Onulf’s gift charter and the Scharnitz foundation charter together provide evidence for a feud stretching over generations. In 763, Count Keparoh struck down Cros. Eleven years later, in 774, a Keparoh fell victim to an assault. This younger Keparoh had a grandfather who was also named Keparoh. It is entirely possible that the person who attacked the younger Keparoh was a partisan of Cros and that the younger Keparoh’s grandfather was related to the count who attacked Cros or was even the count himself. In each case, the attacks prompted property gifts to a kindred monastery or to the cathedral church at Freising.

It turns out that Cros and the Kepharohs were most likely related to each other.

so this feud lasting for generations was likely a feud between sub-clans.

“To give a brief example of what the evidence behind such a statement looks like: Cros was the kinsman of the principal Scharnitz founders Reginperht and his brother Irminfrid. Reginperht and Irminfrid had another brother named David, who witnessed the foundation at Scharnitz. David also appears with Irminfrid making another property gift sometime between 758 and 763. In this latter gift, the name Keparoh stands third among the witnesses, immediately following David and Irminfrid. Given his prominent position on the witness list, it is extremely likely that this Keparoh was related to David and Irminfrid and therefore also to Reginperht and Cros. Keparoh’s apparent kindred relationship to the Scharnitz founders, therefore, suggests that the feud was a violent conflict within an extended kin group.

“The Cros-Keparoh feud helps explain the Haholt charter. Since the Cros and Keparoh stories are very similar to Haholt’s, it makes sense to conclude that Haholt too was wounded in the course of a dispute with another aristocrat. Seens as a group, then, the three charters indicate that Bavarian landowners processed disputes at least in part through violent feud. They do not, however, give any details about the feuds or the disputes that prompted them. To add depth to our picture of feud in Agilolfing Bavaria, we must briefly leave the charters and turn to the life of a saint.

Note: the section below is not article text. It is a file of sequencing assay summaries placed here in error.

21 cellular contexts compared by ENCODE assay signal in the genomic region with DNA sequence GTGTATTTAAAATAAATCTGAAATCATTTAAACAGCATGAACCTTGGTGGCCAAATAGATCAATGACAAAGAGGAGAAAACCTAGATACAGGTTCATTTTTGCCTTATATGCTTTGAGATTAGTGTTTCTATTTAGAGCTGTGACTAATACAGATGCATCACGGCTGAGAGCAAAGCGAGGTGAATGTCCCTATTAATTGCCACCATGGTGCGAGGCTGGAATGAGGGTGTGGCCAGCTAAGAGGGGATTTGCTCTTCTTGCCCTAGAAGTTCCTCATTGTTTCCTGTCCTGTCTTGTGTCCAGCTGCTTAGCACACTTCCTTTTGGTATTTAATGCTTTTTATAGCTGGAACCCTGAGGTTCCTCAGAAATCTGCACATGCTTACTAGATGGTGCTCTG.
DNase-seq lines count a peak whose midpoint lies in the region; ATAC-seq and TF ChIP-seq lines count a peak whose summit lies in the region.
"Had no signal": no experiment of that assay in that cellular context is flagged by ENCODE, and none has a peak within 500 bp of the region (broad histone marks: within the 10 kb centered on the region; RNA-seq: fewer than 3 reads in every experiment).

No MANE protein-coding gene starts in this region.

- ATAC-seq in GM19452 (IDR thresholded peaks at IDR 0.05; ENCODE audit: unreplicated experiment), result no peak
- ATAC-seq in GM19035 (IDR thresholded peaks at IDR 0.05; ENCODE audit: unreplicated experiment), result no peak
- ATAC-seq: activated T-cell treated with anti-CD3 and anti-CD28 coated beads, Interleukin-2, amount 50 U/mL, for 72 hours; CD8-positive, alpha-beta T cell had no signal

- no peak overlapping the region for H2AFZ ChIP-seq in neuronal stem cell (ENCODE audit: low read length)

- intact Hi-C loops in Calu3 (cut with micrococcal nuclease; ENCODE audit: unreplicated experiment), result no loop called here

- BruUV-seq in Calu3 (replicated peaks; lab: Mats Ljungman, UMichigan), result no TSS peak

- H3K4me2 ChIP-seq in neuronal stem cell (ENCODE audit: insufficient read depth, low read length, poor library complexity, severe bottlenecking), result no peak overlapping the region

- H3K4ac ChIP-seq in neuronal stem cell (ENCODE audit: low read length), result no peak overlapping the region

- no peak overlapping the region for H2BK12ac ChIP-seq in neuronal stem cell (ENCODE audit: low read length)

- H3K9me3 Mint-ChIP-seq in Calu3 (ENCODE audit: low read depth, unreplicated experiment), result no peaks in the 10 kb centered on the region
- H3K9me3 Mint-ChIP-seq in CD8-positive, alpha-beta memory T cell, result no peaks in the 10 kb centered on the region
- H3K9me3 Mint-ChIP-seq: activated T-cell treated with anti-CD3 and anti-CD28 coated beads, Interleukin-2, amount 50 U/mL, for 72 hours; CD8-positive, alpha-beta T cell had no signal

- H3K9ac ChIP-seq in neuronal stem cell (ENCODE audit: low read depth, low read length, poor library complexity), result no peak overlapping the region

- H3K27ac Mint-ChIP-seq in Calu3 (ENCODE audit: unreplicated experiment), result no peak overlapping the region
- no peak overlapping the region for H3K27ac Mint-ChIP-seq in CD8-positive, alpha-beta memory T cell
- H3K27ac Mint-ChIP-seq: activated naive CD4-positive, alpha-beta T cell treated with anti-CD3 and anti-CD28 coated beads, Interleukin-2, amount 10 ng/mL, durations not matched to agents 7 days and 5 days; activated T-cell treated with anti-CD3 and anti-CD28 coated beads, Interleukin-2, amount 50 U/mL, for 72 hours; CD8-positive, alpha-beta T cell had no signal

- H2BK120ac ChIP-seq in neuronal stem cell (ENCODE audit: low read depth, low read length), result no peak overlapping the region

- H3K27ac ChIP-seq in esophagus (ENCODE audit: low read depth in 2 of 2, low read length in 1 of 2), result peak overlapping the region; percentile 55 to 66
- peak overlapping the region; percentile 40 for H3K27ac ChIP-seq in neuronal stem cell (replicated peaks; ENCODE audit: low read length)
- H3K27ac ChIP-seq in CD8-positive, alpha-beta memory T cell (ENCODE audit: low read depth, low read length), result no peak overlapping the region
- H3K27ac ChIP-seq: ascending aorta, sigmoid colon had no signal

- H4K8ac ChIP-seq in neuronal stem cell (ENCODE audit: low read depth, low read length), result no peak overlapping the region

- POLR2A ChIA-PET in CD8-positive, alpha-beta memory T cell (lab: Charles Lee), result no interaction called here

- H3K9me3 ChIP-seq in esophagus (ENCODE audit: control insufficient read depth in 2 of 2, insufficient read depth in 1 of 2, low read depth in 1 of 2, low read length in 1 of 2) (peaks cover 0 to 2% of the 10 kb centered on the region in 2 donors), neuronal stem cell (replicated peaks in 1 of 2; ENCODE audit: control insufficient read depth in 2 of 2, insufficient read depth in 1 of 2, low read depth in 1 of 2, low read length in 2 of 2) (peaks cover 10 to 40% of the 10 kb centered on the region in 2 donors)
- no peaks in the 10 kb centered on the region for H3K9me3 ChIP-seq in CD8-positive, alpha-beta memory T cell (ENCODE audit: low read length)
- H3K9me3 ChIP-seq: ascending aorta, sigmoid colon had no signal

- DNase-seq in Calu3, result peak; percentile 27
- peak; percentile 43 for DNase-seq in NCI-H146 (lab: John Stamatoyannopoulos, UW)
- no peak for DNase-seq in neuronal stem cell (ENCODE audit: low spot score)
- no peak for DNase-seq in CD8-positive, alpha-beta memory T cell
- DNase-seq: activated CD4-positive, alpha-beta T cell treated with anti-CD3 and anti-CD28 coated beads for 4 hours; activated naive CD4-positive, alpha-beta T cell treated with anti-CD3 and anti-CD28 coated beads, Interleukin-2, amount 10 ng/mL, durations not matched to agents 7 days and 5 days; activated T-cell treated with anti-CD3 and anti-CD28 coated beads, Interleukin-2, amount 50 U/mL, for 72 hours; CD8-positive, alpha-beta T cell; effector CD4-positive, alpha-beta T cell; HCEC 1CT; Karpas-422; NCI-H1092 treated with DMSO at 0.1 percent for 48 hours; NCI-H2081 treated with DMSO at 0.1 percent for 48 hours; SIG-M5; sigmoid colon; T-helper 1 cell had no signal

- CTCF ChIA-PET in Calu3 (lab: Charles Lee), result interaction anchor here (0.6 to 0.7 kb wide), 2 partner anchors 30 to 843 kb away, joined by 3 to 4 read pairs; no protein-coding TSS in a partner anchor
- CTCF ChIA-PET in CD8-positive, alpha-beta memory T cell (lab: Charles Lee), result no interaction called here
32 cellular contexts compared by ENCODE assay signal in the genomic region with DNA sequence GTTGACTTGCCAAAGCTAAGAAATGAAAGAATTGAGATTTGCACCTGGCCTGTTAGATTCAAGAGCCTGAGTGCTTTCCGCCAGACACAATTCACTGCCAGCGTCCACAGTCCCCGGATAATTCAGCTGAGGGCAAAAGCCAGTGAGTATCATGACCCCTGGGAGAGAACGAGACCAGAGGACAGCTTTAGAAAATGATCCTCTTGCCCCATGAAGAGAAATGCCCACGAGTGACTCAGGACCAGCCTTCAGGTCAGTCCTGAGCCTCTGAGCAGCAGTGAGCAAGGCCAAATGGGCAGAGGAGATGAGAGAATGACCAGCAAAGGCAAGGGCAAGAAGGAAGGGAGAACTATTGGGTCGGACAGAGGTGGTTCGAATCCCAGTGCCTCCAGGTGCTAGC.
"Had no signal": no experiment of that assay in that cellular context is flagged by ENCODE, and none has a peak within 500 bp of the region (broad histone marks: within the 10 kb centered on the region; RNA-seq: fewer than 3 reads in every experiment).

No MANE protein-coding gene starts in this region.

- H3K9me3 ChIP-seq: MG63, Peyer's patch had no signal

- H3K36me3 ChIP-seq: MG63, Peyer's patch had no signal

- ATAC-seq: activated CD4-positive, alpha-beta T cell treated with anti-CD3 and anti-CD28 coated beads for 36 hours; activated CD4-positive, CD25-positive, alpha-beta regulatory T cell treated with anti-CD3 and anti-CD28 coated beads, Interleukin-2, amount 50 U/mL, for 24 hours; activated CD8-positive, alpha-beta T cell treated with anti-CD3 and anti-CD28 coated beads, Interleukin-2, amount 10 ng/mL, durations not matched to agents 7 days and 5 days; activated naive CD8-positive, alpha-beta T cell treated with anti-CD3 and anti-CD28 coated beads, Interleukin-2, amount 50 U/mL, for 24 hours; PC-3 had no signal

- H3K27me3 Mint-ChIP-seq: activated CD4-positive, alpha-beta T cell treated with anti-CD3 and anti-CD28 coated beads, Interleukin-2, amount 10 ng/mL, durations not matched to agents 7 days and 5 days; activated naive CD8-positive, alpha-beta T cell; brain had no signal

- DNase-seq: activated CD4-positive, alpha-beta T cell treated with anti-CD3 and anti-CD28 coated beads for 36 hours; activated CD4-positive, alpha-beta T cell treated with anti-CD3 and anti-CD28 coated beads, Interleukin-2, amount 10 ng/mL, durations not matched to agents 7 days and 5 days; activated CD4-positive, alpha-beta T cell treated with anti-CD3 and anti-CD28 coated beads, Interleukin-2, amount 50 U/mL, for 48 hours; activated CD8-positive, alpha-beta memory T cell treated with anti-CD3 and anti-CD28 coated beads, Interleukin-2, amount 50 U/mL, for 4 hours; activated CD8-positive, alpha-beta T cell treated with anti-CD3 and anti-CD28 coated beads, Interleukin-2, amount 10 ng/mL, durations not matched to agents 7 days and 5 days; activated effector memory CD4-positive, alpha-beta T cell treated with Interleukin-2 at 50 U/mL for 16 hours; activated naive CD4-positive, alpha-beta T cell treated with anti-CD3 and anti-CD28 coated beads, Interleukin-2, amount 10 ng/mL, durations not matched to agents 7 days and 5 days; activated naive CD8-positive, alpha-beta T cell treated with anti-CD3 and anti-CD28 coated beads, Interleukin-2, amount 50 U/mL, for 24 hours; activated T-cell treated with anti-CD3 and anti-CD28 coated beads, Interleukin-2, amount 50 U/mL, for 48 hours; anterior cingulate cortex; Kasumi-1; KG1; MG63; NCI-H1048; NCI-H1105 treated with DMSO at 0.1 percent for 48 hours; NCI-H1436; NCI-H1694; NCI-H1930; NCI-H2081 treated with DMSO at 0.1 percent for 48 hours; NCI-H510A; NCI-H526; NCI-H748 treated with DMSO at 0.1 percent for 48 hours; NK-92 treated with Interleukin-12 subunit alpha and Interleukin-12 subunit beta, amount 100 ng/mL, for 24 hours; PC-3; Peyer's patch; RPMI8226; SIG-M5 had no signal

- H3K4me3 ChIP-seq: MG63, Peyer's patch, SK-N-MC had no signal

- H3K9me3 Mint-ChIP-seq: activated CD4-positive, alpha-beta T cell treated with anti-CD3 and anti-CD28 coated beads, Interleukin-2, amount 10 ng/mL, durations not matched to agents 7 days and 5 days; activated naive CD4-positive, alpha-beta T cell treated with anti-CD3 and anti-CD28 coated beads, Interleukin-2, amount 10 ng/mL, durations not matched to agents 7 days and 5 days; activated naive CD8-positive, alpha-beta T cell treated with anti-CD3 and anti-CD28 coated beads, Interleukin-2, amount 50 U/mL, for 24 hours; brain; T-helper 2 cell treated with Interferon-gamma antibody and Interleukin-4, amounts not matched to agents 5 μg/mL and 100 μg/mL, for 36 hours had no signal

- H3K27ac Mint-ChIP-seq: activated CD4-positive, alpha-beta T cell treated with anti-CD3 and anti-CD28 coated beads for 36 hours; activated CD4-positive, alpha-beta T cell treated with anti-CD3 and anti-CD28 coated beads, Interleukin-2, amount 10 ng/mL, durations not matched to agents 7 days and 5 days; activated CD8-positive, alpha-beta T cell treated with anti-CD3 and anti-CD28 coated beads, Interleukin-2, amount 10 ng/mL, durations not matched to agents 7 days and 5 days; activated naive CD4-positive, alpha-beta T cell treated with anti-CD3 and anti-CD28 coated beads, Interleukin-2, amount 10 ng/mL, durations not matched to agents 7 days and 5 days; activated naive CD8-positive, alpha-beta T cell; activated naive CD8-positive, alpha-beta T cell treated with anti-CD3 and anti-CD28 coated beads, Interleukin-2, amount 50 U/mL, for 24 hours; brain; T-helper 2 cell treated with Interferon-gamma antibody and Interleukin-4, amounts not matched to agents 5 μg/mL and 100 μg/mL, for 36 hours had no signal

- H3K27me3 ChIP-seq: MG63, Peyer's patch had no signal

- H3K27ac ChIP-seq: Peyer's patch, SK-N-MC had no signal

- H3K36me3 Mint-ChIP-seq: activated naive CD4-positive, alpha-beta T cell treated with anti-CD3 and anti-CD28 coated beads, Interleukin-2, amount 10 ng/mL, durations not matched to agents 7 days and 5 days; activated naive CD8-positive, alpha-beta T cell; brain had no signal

“As noted previously, we have at our disposal two saints’ lives written by Bishop Arbeo of Freising, who succeeded Bishop Joseph in 764. One of them, the ‘Life of Saint Emmeram’, has violent conflict as its centerpiece. Arbeo wrote his biography of Emmeram, the patron saint of the cathedral church and monastery at Regensburg, sometime around the year 772. He evidently had little direct information about Emmeram to go on; he paints his subject for the most part in broad strokes that rely heavily on older hagiographic models. According to Arbeo, Emmeram was a wealthy Gallo-Frankish nobleman who was born in the Aquitanian city of Poitiers sometime in the seventh century. By virtue of his sanctity and his generosity to rich and poor alike, he quickly rose to become bishop of that city….

“After missionizing in Bavaria for three years, Emmeram asked permission to go on a pilgrimage to Rome. Before he could leave, however, Ota, daughter of Duke Theodo, enters the story. Driven by lust and the urging of the devil, Ota had allowed herself to be seduced by the son of one of the duke’s judges. When the young woman could no longer hide the resulting pregnancy, the despairing couple threw themselves at Bishop Emmeram’s feet, admitted their sin, and implored him for aid. Moved by pity, the bishop ordered the pair to do penance for the salvation of their souls. He also instructed them under oath of secrecy to place the fault publicly for Ota’s pregnancy on him so that they might more easily escape earthly death. The bishop took the blame because he knew that when the sin became known, ‘he would certainly be unable to obtain forgiveness for the pair from the girl’s father.’ Emmeram then set out for Rome in the company of a group of clerics….